Federal Vaccine Mandate on Hold

The issue is far from settled legally, as challenges to the hold loom in two federal appeals courts.

Since the onset of the pandemic, many organizations have struggled with a range of competing interests while trying to provide safe, medically necessary patient care, protecting the health and safety of hospital and medical staff, and managing supply chains and margins.

Eventually, vaccines arrived. At this time, as many as 70 percent of eligible American adults have signed up, lined up, and received vaccines. The reasons for non-vaccination range from religious to complaints that the vaccination is too new to straight-up conspiracy theories.

Many healthcare organizations applauded the Centers for Medicare & Medicaid Services (CMS) when it announced a policy to fight COVID-19 that will “drive even more progress and result in millions of Americans getting vaccinated, protecting workers, preventing hospitalization, saving lives, and strengthening the economy.” Yet the policy met with near-instantaneous legal challenges.

CMS found its regulatory authority for the rule in the Conditions of Participation. The basics of the mandate are:

  • This is an interim final rule with comment period. The rule is effective immediately, but there is comment period until Jan. 4.
  • Virtually all healthcare workers are required to be fully vaccinated no later than Jan. 4.
  • The rule allows for exemptions and reasonable accommodations for religious reasons (as required under the Civil Rights Act) or medical reasons (as required under the Americans with Disabilities Act, or ADA).
  • The rule allows no “testing alternative.”
  • Enforcement of the rule will be through state surveys, either:
    • Assessment during the standard recertification survey; or
    • During (and this is a direct quote) “all complaint surveys”
  • Surveyors will review COVID-19 cases over the last four weeks and create a list of all staff and their vaccination status.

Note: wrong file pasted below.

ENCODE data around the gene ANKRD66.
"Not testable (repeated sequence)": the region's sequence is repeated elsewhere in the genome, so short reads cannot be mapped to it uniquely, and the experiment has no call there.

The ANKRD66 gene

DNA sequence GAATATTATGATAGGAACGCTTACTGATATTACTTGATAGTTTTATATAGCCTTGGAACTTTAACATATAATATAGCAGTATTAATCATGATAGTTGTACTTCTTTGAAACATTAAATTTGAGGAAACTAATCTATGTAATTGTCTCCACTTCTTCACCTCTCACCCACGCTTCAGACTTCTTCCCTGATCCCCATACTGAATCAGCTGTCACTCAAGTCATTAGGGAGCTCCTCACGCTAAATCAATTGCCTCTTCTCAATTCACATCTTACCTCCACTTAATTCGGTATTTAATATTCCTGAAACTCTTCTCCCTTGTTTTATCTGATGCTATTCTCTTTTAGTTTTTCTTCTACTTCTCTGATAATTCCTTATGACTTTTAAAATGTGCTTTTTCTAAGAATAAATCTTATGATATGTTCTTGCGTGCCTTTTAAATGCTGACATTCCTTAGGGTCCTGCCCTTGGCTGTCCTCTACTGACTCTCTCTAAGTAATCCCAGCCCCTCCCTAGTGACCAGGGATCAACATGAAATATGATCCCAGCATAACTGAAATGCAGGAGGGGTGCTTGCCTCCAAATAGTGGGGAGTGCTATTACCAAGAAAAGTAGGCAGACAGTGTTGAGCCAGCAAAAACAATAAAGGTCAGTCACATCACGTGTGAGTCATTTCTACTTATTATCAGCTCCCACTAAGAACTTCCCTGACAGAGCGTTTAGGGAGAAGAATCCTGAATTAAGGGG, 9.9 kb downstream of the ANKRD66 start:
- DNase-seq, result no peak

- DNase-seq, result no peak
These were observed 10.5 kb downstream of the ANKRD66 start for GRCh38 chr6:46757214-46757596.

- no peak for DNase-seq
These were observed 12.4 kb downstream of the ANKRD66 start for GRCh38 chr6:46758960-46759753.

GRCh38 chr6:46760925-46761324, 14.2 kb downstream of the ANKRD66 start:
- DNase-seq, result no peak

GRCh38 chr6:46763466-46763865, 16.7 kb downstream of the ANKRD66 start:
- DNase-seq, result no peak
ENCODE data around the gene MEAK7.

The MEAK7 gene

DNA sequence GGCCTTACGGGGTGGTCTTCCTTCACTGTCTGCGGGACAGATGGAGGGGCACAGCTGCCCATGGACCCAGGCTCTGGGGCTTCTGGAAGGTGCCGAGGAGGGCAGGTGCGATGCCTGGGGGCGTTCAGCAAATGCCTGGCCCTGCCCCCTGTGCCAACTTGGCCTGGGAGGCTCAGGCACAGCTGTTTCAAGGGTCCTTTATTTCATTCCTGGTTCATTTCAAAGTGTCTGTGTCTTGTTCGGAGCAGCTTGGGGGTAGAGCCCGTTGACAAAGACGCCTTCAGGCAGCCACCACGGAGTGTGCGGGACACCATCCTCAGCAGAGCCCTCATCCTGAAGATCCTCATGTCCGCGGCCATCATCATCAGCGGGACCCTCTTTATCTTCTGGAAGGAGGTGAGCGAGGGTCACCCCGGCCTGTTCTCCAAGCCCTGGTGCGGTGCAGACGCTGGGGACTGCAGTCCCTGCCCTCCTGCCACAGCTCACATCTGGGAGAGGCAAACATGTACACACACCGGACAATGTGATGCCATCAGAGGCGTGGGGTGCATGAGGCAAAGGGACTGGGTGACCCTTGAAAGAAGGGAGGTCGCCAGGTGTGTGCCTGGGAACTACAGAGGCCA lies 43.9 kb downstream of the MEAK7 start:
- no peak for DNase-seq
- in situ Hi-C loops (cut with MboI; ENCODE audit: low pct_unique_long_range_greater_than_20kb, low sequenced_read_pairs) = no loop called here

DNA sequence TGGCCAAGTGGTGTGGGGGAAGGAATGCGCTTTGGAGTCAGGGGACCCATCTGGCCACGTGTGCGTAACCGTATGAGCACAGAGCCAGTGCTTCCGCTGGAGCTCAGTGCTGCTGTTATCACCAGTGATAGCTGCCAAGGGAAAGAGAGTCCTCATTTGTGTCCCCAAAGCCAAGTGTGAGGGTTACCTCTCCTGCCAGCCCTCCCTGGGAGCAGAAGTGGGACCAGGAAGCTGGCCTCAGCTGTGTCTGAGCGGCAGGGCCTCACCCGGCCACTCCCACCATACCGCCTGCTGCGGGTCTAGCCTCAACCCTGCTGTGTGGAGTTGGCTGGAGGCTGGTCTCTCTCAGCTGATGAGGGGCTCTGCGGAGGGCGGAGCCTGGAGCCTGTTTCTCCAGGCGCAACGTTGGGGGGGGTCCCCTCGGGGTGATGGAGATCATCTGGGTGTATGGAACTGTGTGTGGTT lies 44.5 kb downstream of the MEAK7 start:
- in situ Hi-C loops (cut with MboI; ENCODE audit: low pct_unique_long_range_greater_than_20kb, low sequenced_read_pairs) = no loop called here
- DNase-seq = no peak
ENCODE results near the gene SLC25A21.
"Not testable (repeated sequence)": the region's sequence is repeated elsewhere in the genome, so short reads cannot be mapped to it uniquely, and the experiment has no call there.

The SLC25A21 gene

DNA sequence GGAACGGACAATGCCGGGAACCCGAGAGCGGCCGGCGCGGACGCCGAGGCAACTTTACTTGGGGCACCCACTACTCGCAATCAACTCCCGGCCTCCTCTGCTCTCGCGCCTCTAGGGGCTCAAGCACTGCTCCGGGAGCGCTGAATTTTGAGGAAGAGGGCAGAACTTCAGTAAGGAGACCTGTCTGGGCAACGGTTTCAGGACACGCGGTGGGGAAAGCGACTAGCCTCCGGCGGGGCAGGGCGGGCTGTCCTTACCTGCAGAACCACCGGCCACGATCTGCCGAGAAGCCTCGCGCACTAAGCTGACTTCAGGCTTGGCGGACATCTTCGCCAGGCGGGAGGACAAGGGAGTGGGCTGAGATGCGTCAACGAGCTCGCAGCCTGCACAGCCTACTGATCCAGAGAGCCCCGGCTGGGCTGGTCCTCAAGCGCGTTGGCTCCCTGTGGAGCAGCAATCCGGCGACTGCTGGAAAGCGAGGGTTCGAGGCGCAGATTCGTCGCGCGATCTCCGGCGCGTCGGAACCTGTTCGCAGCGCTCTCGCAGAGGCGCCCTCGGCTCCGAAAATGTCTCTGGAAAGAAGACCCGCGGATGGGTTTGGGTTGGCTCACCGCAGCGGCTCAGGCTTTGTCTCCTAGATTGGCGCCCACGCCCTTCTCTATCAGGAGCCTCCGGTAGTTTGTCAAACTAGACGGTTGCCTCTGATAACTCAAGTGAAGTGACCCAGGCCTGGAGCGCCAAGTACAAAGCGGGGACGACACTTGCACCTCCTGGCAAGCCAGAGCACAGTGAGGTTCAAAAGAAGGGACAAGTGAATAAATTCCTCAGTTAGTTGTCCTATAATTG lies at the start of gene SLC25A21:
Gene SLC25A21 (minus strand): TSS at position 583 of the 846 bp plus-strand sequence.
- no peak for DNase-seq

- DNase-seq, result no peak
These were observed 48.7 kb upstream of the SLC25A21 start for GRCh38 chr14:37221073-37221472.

• The penalty for hospital non-compliance is termination although facilities would have an opportunity to come into compliance.

But the mandate has been brought to a halt, at least temporarily. District courts in Missouri and Louisiana issued injunctions blocking enforcement of CMS’s rule. Together these rulings comprise a nationwide injunction. The essential holdings from both courts are:

  • First, CMS had acted outside its authority;
  • Second, CMS bypassed proper notice-and-comment protocols;
  • Third, the mandate is arbitrary and capricious; and
  • Last, the plaintiffs would likely prevail at trial and would face irreparable harm if enforcement was not enjoined.

As of last Friday, appeal notices have been filed in both the 8th and 5th circuits.

It is possible that the mandates will return. Hospitals should use this time to assess staffing if that happens. Hospitals should also plan for rigorous compliance with the documentation requirements associated with medical and religious exemptions. Hospitals must manage the disparities between ADA-mandated medical exemptions and Civil Rights Act-mandated religious exemptions. Hospitals must be able to show that medical exemptions are provided by a qualified provider, consistent with recognized contraindications to vaccination. Documentation regarding religious exemptions should align with sincerely held religious beliefs. Denial of either exemption should be expected to lead to litigation. Finally, hospitals should prepare for complaints from vaccinated staff that not enough is being done to protect them from unvaccinated staff. This may lead to complaints to the Occupational Safety and Health Administration (OSHA) or state agencies.


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